The minute we start throwing a double yellow for everything...the debate will change to "let us race"...we can see!
What I would like to see is consistancy among SCCA...and always error on the side of a little extra safety.
Disclaimer: I wasn't at this race, I'm new to racing and have never worked a corner. So, I don't claim to be an expert about any those aspects. I hate second guessing, and monday-morning quarterbacking.
That said, I was at NASA race in April under almost exactly the same muddy, wet conditions. If you go off in either turn 1 or turn 7 (and a few others), there is a very high probability that you are going to follow the exact same trajectory as any other car that goes off in the same corner. Both turns are high speed, and flat-out. Turn 1 is a little bit better because there is more pavement from the racing line to the outside edge to maaaybe manipulate your ultimate path. But, in turn 7 you're going off in a hurry, and once you hit the grass you are a billiard ball.
The conditions present in april (and presumably at this event too) make the off-track surface an ice-rink, and once you leave the surface (even two wheels) you are nothing more than a projectile. So, if you go off in the same place, you will end up in the same place. We all discussed that in depth at the driver's meeting in april. In april we altered the usual NASA 3/4 car-width rule (to 1 full width, plus a little) to help prevent anyone dropping wheels and becoming a projectile. Also, in april **most** off-track incidents became FCY rather quickly--there were a couple of notable exceptions.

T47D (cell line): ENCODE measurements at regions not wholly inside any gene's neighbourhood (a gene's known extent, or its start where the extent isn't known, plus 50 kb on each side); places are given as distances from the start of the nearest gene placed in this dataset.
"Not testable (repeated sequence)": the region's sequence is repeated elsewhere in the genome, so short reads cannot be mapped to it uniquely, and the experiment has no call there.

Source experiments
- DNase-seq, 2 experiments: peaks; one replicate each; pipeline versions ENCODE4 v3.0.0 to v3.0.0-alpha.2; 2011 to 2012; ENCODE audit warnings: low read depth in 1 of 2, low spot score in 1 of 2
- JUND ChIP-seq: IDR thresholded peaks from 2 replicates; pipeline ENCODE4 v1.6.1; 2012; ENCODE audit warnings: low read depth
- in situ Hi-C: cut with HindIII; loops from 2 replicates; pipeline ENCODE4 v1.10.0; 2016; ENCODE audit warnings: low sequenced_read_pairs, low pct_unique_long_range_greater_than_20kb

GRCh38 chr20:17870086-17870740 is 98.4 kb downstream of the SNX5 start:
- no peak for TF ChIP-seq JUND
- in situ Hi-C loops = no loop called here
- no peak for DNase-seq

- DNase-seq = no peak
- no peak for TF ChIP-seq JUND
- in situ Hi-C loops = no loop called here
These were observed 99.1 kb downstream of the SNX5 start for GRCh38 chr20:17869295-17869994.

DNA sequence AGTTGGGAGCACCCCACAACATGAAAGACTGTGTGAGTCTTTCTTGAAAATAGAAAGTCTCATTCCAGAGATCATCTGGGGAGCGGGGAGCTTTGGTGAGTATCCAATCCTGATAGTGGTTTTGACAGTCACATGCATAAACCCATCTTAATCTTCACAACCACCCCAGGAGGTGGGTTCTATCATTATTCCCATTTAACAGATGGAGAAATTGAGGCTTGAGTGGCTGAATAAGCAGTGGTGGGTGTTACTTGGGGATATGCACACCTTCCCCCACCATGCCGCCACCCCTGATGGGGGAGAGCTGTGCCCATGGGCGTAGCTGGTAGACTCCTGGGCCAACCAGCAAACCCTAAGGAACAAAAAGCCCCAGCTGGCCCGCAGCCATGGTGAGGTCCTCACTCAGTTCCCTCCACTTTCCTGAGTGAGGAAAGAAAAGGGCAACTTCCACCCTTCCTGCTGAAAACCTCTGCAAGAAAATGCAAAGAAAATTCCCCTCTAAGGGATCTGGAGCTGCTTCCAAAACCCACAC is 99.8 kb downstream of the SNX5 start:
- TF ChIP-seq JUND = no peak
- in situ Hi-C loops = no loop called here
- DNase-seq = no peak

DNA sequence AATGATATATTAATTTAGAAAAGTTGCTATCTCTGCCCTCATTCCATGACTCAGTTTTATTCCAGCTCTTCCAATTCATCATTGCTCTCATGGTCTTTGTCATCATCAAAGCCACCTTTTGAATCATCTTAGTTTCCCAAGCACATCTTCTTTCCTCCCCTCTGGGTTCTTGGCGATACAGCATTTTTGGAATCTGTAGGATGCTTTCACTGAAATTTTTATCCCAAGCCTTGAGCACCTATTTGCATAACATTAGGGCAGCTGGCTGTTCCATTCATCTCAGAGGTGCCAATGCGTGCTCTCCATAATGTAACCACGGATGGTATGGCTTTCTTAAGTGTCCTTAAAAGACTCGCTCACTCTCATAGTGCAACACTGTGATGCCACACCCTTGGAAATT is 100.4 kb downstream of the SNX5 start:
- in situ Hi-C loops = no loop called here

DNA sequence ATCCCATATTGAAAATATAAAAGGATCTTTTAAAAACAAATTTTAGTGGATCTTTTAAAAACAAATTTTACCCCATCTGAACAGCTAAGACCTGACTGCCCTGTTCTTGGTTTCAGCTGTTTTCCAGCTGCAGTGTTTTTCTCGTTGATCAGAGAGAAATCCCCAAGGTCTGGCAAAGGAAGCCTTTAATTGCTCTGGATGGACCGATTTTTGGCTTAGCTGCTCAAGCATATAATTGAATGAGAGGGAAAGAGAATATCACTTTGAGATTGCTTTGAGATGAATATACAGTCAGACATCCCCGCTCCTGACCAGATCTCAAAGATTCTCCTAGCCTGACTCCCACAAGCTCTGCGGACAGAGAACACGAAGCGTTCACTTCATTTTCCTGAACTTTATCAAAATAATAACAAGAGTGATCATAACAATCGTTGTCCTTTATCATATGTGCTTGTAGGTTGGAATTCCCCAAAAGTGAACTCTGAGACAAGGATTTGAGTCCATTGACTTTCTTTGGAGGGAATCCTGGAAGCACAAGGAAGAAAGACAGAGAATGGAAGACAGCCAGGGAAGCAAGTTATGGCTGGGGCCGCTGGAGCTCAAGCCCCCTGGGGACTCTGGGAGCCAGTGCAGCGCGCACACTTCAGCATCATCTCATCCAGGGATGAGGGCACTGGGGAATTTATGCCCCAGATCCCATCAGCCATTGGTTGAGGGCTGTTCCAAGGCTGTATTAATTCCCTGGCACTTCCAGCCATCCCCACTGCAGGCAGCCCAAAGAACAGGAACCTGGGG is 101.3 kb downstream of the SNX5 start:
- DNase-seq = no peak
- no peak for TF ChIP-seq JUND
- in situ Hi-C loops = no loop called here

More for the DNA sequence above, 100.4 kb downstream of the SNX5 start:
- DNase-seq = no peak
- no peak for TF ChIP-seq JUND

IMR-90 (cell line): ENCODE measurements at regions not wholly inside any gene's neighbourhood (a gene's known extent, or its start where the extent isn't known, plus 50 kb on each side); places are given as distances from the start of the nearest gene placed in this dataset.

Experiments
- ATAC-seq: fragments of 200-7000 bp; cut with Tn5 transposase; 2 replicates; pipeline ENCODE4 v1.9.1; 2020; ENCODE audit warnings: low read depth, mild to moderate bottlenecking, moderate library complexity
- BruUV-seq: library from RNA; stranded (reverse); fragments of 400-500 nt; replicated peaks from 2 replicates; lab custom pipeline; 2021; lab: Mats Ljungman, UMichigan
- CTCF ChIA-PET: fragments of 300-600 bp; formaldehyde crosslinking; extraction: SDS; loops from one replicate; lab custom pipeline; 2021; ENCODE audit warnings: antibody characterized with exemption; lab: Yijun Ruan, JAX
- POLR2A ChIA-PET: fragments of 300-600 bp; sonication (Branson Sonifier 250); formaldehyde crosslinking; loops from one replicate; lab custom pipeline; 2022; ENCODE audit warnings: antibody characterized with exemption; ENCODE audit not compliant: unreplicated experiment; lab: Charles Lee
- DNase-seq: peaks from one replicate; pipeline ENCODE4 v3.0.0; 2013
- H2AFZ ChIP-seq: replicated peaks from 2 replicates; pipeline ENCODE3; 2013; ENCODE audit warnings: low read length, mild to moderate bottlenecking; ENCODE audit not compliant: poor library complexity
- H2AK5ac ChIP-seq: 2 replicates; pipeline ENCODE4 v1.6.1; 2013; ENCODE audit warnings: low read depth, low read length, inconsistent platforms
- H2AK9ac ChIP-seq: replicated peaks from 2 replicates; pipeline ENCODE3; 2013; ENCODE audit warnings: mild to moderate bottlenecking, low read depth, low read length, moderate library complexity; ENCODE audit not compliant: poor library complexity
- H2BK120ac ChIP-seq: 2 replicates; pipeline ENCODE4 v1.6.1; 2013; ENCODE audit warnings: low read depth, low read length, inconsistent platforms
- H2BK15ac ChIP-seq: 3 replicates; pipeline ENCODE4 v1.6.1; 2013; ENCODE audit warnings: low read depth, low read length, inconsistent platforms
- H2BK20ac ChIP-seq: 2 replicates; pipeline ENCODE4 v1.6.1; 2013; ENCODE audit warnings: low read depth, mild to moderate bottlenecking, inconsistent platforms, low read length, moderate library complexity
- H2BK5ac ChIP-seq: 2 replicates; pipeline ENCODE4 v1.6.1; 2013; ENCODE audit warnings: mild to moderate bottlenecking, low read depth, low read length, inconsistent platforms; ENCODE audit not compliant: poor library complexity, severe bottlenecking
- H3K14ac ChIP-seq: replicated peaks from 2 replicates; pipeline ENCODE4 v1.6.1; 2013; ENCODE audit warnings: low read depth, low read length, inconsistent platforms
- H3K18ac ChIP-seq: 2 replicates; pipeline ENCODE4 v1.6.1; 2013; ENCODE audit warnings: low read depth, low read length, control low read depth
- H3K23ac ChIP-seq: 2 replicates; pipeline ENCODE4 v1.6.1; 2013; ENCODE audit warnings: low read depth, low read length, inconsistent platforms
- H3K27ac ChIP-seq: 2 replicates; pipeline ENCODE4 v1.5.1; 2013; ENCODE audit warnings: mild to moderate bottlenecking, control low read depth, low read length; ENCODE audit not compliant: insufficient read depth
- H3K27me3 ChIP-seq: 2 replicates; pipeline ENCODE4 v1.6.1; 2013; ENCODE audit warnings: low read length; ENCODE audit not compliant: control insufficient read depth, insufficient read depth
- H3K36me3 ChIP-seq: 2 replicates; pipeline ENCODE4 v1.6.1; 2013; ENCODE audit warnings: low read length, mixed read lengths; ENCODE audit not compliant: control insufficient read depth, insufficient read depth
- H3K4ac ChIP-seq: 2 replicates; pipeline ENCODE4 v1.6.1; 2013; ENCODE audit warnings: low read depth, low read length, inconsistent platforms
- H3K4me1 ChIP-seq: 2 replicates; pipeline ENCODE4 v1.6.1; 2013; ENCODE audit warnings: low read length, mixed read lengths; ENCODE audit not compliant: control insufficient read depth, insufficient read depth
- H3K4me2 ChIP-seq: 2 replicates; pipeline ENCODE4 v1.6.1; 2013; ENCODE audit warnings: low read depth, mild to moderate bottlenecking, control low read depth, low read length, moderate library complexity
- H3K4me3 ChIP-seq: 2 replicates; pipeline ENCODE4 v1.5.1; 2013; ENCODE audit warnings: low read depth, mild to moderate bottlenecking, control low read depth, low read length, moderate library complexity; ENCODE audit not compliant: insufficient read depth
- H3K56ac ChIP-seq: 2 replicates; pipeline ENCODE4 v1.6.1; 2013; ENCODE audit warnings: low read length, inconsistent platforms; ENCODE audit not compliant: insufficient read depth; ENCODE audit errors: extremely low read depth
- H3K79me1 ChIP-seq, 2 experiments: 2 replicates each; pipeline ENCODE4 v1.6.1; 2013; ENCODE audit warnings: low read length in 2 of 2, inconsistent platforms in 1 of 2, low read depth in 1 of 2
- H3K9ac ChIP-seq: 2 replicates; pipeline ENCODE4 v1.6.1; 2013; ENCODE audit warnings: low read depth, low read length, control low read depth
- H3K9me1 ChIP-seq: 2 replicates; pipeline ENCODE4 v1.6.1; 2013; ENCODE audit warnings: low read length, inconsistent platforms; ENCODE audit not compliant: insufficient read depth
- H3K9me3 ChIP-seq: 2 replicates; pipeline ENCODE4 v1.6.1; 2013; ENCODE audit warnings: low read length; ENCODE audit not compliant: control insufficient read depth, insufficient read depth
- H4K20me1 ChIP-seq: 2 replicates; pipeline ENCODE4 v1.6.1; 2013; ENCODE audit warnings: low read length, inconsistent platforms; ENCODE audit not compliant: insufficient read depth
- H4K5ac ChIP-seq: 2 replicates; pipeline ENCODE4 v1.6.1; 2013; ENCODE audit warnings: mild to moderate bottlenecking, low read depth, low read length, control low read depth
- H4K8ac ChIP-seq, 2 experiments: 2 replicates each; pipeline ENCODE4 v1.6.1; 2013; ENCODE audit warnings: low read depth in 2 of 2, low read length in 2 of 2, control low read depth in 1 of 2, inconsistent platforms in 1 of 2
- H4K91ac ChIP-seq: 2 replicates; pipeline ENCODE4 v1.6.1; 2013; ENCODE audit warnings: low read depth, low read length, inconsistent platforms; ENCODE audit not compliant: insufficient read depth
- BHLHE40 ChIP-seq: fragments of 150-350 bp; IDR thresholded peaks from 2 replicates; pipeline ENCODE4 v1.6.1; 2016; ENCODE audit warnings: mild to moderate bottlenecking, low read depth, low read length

If you stop the video as soon as Willie's car is in view you can see the tracks from each car and you can see that this was inevitable the instant willie left the racing surface. Arguably, it was set the second Willie's car lost control. The video starts with Lee already stopped, and its 49 seconds from then before the crash occurs. It does not appear that the yellow was ever displayed at the T7 corner station---thus I'm assuming not at the T6 station either.
It would seem that in these types of situations where it is known in advance that there is no traction off the racing surface and cars already OFF will be susceptible to a high-speed impact (from a car in a similar follow-up projectile situation) that FCY should be more immediate. if better more concrete guidance can be provided on these types of special situations, then the FCY or even local waving yellow can be more quickly displayed and lessen the chance of a repeat occurence.
Again, in some respects I hate this kind of second guessing. And, even though I'm doing it (with some level of admitted naivity), it is NOT out of an interest in blaming those who were there and had to make whatever split second decision they did. It is only out of an interest in assessing if there is anything to learn from the incident.
I can and have accepted the risk of going home with a broken car, ribs, even limbs, or a concussion. But, the risk of death, paralysis, or multiple vertebral fractures should be as far off the table as possible.